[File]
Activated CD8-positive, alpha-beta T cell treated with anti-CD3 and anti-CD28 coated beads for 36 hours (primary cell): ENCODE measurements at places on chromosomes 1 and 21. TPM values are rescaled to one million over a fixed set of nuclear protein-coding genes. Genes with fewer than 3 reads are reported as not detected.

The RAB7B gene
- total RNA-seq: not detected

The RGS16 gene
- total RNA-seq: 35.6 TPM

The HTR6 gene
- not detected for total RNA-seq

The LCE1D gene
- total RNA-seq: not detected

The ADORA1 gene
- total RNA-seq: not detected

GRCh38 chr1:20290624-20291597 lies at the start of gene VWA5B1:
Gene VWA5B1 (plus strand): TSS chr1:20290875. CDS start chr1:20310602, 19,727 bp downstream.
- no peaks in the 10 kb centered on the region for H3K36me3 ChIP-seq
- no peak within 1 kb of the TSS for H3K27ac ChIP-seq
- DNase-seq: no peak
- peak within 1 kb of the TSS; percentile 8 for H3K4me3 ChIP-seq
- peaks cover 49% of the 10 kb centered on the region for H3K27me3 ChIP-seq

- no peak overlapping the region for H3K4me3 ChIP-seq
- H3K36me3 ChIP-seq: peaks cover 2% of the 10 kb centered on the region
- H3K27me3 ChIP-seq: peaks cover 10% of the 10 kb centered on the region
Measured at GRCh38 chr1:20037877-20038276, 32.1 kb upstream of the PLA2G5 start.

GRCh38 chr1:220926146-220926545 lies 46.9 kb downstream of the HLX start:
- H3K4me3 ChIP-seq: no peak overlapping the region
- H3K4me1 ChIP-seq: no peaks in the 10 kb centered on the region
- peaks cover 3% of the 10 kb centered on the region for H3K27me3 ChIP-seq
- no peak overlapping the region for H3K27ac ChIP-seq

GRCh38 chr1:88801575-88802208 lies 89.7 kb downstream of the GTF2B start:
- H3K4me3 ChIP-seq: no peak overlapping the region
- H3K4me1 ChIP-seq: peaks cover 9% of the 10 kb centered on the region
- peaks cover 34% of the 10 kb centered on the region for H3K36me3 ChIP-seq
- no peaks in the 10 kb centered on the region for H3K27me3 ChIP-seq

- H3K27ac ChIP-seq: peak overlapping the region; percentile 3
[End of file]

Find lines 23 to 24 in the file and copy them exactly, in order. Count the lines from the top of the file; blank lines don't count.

GRCh38 chr1:220926146-220926545 lies 46.9 kb downstream of the HLX start:
- H3K4me3 ChIP-seq: no peak overlapping the region